Osteosarcoma (OSA) represents the most common primary bone tumor in dogs and is characterized by a highly aggressive behavior. Cell lines represent one of the most suitable and reproducible pre-clinical models, and therefore the knowledge of their molecular landscape is mandatory to investigate oncogenic mechanisms and drug response. The present study aims at determining variants, putative driver genes, and gene expression aberrations by integrating whole-exome and RNA sequencing. For this purpose, eight canine OSA cell lines and one matched pair of primary tumor and normal tissue were analyzed. Overall, cell lines revealed a mean tumor mutational burden of 9.6 mutations/Mb (range 3.9–16.8). Several known oncogenes and tumor suppressor genes, such as ALK, MYC, and MET, were prioritized as having a likely role in canine OSA. Mutations in eight genes, previously described as human OSA drivers and including TP53, PTCH1, MED12, and PI3KCA, were retrieved in our cell lines. When variants were cross-referenced with human OSA driver mutations, the E273K mutation of TP53 was identified in the Wall cell line and tumor sample. The transcriptome profiling detected two possible p53 inactivation mechanisms in the Wall cell line on the one hand, and in D17 and D22 on the other. Moreover, MET overexpression, potentially leading to MAPK/ERK pathway activation, was observed in D17 and D22 cell lines. In conclusion, our data provide the molecular characterization of a large number of canine OSA cell lines, allowing future investigations on potential therapeutic targets and associated biomarkers. Notably, the Wall cell line represents a valuable model to empower prospective in vitro studies both in human and in dogs, since the TP53 driver mutation was maintained during cell line establishment and was widely reported as a mutation hotspot in several human cancers.

Genomic and Transcriptomic Characterization of Canine Osteosarcoma Cell Lines: A Valuable Resource in Translational Medicine

Gola C.
First
;
Iussich S.;Morello E.;Buracco P.;Aresu L.
Co-last
;
De Maria R.
Co-last
2021

Abstract

Osteosarcoma (OSA) represents the most common primary bone tumor in dogs and is characterized by a highly aggressive behavior. Cell lines represent one of the most suitable and reproducible pre-clinical models, and therefore the knowledge of their molecular landscape is mandatory to investigate oncogenic mechanisms and drug response. The present study aims at determining variants, putative driver genes, and gene expression aberrations by integrating whole-exome and RNA sequencing. For this purpose, eight canine OSA cell lines and one matched pair of primary tumor and normal tissue were analyzed. Overall, cell lines revealed a mean tumor mutational burden of 9.6 mutations/Mb (range 3.9–16.8). Several known oncogenes and tumor suppressor genes, such as ALK, MYC, and MET, were prioritized as having a likely role in canine OSA. Mutations in eight genes, previously described as human OSA drivers and including TP53, PTCH1, MED12, and PI3KCA, were retrieved in our cell lines. When variants were cross-referenced with human OSA driver mutations, the E273K mutation of TP53 was identified in the Wall cell line and tumor sample. The transcriptome profiling detected two possible p53 inactivation mechanisms in the Wall cell line on the one hand, and in D17 and D22 on the other. Moreover, MET overexpression, potentially leading to MAPK/ERK pathway activation, was observed in D17 and D22 cell lines. In conclusion, our data provide the molecular characterization of a large number of canine OSA cell lines, allowing future investigations on potential therapeutic targets and associated biomarkers. Notably, the Wall cell line represents a valuable model to empower prospective in vitro studies both in human and in dogs, since the TP53 driver mutation was maintained during cell line establishment and was widely reported as a mutation hotspot in several human cancers.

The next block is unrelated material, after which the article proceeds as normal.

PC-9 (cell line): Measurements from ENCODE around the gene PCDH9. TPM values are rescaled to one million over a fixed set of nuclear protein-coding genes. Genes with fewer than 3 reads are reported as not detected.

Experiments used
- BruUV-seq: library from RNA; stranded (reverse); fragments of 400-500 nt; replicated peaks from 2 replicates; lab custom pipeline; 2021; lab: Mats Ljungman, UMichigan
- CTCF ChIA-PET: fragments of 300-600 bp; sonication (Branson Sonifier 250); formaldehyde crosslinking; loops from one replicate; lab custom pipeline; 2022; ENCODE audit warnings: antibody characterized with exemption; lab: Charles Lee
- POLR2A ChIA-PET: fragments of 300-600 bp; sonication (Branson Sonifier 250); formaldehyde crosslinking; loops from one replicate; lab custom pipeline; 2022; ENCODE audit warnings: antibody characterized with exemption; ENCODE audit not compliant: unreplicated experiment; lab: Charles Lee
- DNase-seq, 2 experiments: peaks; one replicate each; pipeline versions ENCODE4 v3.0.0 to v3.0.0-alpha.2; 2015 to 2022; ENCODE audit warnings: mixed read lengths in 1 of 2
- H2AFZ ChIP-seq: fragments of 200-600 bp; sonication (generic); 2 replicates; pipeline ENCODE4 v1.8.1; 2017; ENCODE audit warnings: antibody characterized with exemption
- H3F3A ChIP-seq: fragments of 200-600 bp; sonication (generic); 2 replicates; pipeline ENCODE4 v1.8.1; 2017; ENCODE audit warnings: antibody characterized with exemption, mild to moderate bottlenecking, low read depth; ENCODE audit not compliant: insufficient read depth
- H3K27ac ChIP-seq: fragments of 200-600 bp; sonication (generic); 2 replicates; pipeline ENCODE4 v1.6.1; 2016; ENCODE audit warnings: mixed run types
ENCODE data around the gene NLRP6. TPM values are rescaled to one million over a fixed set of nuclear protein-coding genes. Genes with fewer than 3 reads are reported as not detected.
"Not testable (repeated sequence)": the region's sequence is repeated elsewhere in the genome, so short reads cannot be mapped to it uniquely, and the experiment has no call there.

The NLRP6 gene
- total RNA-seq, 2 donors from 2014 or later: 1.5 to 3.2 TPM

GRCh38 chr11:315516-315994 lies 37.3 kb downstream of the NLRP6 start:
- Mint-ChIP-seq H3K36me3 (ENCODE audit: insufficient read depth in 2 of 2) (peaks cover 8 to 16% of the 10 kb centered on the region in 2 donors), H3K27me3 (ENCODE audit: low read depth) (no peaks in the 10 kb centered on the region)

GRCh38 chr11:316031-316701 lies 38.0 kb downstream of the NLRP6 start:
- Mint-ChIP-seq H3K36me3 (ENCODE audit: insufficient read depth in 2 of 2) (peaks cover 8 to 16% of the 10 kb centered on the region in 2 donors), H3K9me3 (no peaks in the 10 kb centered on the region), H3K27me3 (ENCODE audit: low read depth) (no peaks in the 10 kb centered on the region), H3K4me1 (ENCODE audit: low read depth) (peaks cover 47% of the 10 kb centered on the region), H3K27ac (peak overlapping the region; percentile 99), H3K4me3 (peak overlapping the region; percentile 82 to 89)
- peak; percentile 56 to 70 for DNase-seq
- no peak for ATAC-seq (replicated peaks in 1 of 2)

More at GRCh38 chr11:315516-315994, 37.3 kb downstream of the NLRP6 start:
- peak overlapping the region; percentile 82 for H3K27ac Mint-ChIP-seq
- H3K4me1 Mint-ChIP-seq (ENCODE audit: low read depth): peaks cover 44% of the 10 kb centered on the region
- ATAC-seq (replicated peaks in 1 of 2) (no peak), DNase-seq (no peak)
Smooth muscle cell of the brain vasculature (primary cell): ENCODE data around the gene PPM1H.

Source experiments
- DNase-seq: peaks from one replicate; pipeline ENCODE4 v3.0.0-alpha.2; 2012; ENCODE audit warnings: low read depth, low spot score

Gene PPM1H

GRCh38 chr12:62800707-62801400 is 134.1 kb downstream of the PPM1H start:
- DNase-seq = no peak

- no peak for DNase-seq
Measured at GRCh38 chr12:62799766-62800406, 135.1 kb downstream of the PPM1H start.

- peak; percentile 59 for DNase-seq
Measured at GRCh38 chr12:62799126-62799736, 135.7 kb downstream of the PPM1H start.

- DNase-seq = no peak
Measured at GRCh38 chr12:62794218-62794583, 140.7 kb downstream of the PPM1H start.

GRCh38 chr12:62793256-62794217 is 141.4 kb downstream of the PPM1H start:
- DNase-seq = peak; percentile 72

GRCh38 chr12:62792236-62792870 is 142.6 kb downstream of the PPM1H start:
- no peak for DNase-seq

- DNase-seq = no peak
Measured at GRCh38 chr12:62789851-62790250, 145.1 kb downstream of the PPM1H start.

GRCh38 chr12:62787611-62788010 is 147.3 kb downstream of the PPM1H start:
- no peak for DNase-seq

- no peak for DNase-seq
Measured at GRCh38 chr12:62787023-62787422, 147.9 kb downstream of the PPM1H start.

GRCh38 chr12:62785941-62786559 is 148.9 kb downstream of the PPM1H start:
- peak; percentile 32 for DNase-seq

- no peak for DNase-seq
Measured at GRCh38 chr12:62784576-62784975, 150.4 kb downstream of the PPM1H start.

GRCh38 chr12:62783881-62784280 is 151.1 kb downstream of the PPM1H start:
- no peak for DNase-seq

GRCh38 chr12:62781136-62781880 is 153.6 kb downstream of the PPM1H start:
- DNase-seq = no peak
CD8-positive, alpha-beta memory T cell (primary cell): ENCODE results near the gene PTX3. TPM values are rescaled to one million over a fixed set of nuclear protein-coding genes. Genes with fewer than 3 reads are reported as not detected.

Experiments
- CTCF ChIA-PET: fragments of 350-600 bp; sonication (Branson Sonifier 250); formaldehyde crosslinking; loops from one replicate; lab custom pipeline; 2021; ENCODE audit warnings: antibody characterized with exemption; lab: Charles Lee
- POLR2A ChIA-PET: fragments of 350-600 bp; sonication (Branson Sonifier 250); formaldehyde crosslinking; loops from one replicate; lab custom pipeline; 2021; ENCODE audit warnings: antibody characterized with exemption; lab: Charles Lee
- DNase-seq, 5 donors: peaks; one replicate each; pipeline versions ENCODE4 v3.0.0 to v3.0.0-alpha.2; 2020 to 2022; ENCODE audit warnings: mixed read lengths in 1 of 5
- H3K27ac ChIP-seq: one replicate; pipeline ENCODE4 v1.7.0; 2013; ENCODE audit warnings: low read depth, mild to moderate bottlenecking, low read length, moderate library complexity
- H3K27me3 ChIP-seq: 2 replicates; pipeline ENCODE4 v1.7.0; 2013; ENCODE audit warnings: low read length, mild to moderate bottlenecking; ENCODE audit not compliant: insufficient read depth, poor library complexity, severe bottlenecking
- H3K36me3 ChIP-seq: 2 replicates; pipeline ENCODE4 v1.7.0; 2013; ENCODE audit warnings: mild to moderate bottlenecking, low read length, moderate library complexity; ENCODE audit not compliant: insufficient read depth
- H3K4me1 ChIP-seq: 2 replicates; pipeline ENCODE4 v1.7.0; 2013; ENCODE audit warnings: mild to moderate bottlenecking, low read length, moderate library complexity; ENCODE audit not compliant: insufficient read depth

8
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11
cell line; dog; next generation sequencing; osteosarcoma; RNA sequencing; whole-exome sequencing
Gola C.; Giannuzzi D.; Rinaldi A.; Iussich S.; Modesto P.; Morello E.; Buracco P.; Aresu L.; De Maria R.
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Utilizza questo identificativo per citare o creare un link a questo documento: https://hdl.handle.net/2318/1795348
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